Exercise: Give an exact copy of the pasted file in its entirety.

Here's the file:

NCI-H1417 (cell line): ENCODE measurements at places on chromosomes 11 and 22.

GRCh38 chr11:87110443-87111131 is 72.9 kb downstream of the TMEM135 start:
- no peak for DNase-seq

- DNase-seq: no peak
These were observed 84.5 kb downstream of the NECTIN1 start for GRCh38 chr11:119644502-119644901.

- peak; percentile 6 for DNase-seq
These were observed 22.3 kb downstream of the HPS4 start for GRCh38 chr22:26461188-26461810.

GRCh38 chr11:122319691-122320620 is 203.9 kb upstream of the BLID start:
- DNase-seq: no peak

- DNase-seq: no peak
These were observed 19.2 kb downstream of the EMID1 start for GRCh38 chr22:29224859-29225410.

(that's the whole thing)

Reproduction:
NCI-H1417 (cell line): ENCODE measurements at places on chromosomes 11 and 22.

GRCh38 chr11:87110443-87111131 is 72.9 kb downstream of the TMEM135 start:
- no peak for DNase-seq

- DNase-seq: no peak
These were observed 84.5 kb downstream of the NECTIN1 start for GRCh38 chr11:119644502-119644901.

- peak; percentile 6 for DNase-seq
These were observed 22.3 kb downstream of the HPS4 start for GRCh38 chr22:26461188-26461810.

GRCh38 chr11:122319691-122320620 is 203.9 kb upstream of the BLID start:
- DNase-seq: no peak

- DNase-seq: no peak
These were observed 19.2 kb downstream of the EMID1 start for GRCh38 chr22:29224859-29225410.